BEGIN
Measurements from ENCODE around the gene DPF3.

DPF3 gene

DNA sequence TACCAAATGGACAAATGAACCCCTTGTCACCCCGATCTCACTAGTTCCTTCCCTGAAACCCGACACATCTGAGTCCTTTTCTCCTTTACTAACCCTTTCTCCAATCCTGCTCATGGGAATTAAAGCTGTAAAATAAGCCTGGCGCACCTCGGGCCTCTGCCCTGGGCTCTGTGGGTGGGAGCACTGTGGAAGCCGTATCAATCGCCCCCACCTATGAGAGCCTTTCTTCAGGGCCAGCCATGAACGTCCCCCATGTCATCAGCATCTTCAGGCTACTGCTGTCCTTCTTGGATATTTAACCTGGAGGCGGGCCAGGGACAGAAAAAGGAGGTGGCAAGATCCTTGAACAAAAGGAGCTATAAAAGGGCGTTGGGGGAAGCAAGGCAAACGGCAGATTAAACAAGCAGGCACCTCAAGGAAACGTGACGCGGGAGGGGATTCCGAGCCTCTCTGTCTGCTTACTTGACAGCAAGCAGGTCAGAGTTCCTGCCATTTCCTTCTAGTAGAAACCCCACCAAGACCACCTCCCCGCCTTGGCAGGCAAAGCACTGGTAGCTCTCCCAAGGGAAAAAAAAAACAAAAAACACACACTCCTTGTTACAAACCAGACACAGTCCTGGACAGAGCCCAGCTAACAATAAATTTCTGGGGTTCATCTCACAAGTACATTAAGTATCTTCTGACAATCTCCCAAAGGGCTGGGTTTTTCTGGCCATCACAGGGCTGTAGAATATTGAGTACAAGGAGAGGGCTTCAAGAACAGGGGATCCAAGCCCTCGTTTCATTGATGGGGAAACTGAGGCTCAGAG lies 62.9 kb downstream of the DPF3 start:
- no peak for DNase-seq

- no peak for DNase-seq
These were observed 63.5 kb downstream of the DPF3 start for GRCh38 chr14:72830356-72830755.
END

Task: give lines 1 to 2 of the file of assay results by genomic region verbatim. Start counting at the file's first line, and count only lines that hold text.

Measurements from ENCODE around the gene DPF3.

DPF3 gene